Both André de La Vigne, Anne’s secretary, and the chief clerk (greffier) of the Parlement de Paris, Jean du Tillet, offer arguments to the effect that the queen’s consecration conferred a lifelong dignity, ranking her second only to the king, whether as queen or dowager queen, although Du Tillet notes that in matters of precedence, the queen consort outranks the dowager queen. See Jean du Tillet, Recueil des rois de France, leur couronne et maison: ensemble, le rengs des grands de France; Une chronique abrégée contenant tout ce qui est advenu, tant en fait de guerre qu’autrement, entre les roys et princes, républiques et potentats estrangers (Paris: Jacques du Puys, 1580), pp. 178–79, accessed September 2, 2010, http://gallica.bnf.fr/ark:/12148/bpt6k53491z. La Vigne insists that widows maintained the rights they had had during their husband’s lifetime. See Elizabeth McCartney, “Ceremonies and Privileges of Office: Queenship in Late Medieval France,” in Power of the Weak: Studies on Medieval Women, ed Jennifer Carpenter, Sally-Beth MacLean (Urbana: University of Illinois Press, 1995), p. 187.Google Scholar
  11. 31.
    Precise information for queens before Anne, as McCartney notes (p.181) is available only for Jeanne de Bourbon. The descriptions of the coronations of Queens Eleonore, Catherine, and Marie de Médicis have been digitized by Google. On coronation rituals, see Percy E Schramm, Der König von Frankreich: das Wesen der Monarchie vom 9. zum 16. Jahrhundert, ein Kapitel aus der Geschichte des abendländischen Staaten (Weimar: H. Bölaus Nachfolger, 1939).Google Scholar
  12. 46.
    Musées du Château de Nantes. Anne de Bretagne, une histoire, un mythe (Nantes: Musée du château des ducs de Bretagne, 2007), p. 26.Google Scholar
  13. 54.
    See Barbara Stephenson, The Power and Patronage of Marguerite de Navarre (Aldershot: Ashgate, 2004), p. 81Google Scholar
  14. Jean-Pierre Labatut, Les Ducs et Pairs de France au 17esiècle (Paris: Presses Universitaires de France, 1972), p.69. The precise purpose of this honorific in the sixteenth century is hard to discern. Louise de Lorraine and Marguerite de Valois, later in the century, both duchesses de Berry, were also pairs de France (Labatut, Let Ducs et Pairs, pp.66–67).Google Scholar
  15. 55.
    Roger Doucet, Les Institutions de la France au XVIesiècle (Paris: Picard, 1948), vol.2, p.461–62. Labatut, Le Ducs et Pairs, p.67, points out that female peers did not have the right to appear before the parlement and that the existence of female peers predates the sixteenth century (p.52). The official rights and privileges of a pair de France were to participate in the coronation ceremony of the king (Marguerite de Navarre was old, ill, and far from the court at the coronation of Henri II) and, should the occasion arise, to be judged by a court of their peers.Google Scholar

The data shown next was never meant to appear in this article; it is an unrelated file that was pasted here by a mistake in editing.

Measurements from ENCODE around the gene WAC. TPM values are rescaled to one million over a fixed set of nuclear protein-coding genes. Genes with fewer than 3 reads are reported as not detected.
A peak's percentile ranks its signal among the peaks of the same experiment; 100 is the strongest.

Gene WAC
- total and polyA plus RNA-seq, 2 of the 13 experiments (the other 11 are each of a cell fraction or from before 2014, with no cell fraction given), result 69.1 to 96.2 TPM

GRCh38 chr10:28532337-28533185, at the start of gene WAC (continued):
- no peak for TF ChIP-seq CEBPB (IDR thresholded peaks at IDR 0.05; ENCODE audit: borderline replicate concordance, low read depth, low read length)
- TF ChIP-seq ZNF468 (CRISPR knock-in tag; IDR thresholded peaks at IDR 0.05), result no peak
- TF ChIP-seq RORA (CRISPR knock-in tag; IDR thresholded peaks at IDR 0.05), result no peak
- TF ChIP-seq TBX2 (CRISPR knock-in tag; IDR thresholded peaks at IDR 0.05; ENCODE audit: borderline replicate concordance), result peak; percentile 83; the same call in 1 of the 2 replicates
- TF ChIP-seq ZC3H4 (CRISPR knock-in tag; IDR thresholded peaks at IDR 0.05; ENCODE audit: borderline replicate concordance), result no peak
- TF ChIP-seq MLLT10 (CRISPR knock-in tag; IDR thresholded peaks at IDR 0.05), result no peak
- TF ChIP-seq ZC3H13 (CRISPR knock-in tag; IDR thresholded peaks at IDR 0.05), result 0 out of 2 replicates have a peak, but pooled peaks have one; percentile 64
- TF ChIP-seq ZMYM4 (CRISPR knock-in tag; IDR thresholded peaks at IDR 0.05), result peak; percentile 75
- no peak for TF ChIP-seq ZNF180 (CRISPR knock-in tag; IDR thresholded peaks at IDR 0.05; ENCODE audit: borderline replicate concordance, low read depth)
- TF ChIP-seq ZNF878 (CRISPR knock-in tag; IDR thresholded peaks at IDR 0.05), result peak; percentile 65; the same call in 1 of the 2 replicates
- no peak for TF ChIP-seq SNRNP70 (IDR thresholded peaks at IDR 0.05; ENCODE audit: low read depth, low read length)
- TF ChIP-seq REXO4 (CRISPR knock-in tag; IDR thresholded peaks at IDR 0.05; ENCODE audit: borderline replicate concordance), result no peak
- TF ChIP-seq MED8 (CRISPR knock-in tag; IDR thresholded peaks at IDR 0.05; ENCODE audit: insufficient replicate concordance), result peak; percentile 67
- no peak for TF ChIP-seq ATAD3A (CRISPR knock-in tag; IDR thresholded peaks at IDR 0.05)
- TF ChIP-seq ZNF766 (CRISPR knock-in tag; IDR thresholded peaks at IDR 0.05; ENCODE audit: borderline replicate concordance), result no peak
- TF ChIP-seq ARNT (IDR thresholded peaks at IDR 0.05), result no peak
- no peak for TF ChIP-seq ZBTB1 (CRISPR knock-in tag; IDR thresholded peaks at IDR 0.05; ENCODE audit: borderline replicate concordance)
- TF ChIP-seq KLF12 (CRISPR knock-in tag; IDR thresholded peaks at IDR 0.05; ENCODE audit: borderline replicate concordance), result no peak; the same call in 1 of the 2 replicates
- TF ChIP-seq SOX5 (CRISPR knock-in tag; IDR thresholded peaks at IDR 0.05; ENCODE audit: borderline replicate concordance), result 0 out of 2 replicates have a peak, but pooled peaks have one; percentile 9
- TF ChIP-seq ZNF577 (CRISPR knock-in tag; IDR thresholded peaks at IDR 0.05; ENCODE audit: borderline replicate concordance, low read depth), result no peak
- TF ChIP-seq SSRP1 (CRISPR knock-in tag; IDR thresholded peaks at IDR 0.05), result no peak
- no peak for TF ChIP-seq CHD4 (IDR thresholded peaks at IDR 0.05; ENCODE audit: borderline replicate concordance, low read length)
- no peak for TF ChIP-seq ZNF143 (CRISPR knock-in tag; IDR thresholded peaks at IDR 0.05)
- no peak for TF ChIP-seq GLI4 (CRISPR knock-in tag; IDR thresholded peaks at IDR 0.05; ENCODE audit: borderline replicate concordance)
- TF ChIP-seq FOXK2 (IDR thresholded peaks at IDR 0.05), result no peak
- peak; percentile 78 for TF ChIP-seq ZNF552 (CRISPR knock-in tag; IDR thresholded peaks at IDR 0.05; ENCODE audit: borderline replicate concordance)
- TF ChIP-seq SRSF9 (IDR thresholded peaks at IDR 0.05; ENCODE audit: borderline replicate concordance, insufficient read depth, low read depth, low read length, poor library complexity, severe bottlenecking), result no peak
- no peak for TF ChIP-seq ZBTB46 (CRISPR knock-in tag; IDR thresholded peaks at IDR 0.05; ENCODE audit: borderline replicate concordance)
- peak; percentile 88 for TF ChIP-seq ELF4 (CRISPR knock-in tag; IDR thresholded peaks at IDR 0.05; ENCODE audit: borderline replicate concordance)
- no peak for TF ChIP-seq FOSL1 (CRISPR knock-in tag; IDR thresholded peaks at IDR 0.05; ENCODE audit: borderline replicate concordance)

16. 62.
    Jonathan A. Reid, King’s Sister—Queen of Dissent: Marguerite de Navarre (1492– 1549) and Her Evangelical Network, (Leiden: Brill, 2009), p.85. Reid credits François Dumoulin de Rochefort, tutor to François I and later his grand aulmonier (ecclesiastical head of the king’s household), with the idea for which J. Marot then provided the form (p.86).CrossRefGoogle Scholar
  17. 65.
    Jean Molinet, Chroniques, ed. J. A. Buchon, vol.1, Collection des chroniques nationales françaises 43 (Paris: Verdière, 1827), p.94. The passage in question reads: “Disoient à la pucelle Marie Tu es bien heurée entre les femmes tu es bien en gré de lempereur Frederick très auguste et tu auras son fils pour espoux et mari par lequel tu pouras avoir enfant qui sera cause de retirer le peuple des tenèbres de mort il aura grand nom entre les hommes car il sera le fils du très souverain prince” [said to the Virgin, ‘Mary, you are blessed among women, you are in the good graces of the most august Emperor Frederic and you will have as husband and spouse his son, by whom you can have a child who will take the people from the shadows of death, he will have renown among men for he will be the son of the most sovereign prince’].Google Scholar
  18. 72.
    Jean Du Pré, Le Palais des Nobles Dames, ed. Brenda Dunn-Lardeau (Paris: Champion, 2007), p. 346, l.5492Google Scholar
  19. 73.
    Jean Bouchet, Jugement poetic de l’honneur fememin, in Œuvres complètes, vol. 1. ed. Adrian Armstrong (Paris: Champion, 2006), p. 227.Google Scholar
  20. 92.
    Clément Marot, “De Ma Dame la Duchesse d’Alençon” in Œuvres poétiques Complètes, ed. Gérard Defaux, vol. 2, (Paris: Bordas, 1993), pp. 204–5.Google Scholar
  21. 120.
    Peter Stallybrass and Ann Rosalind Jones, Renaissance Clothing and the Materials of Memory (Cambridge: Cambridge University Press, 2000), p. 6.Google Scholar
  22. Sheila ffolliott, “Catherine de’Medici as Artemisia: Figuring the Powerful Widow,” in Rewriting the Renaissance: The Discourses of Sexual Difference in Early Modern Europe, ed. Margaret W. Ferguson, Maureen Quilligan, and Nancy J. Vickers (Chicago: University of Chicago Press, 1986), p. 371Google Scholar
  23. 133.
    Jeanice Brooks, “Catherine de Médicis nouvelle Artémise: Women’s Laments and the Virtue of Grief,” Early Music 27, no. 3 (1999): p. 422.CrossRefGoogle Scholar
  24. 134.
    Having fallen into disrepair, it was destroyed in 1718–1719. See Jean-Marie LeGall, Le mythe de Saint-Denis: entre Renaissance et Révolution (Seyssel: Champ Vallon, 2007) p. 436Google Scholar
  25. Ivan Cloulas, Catherine de Médicis (Paris: Fayard, 1979), p. 346Google Scholar
  26. Henri Zerner, L’Art de la Renaissance en France (Paris: Flammarion, 1996), pp. 349–58.Google Scholar
  27. 170.
    Jeanne d’Albret, Mémoires et poésies, ed. Alphonse de Ruble. (Paris: 1893; repr. Geneva: Slatkine Reprints, 1970), p. 30.Google Scholar
  28. 184.
    Evelyne Berriot-Salvadore, Les Femmes dans la société française de la Renaissance (Geneva: Droz, 1990), p. 410Google Scholar

Copyright information

© Marian Rothstein 2015

Authors and Affiliations

  • Marian Rothstein

There are no affiliations available

Personalised recommendations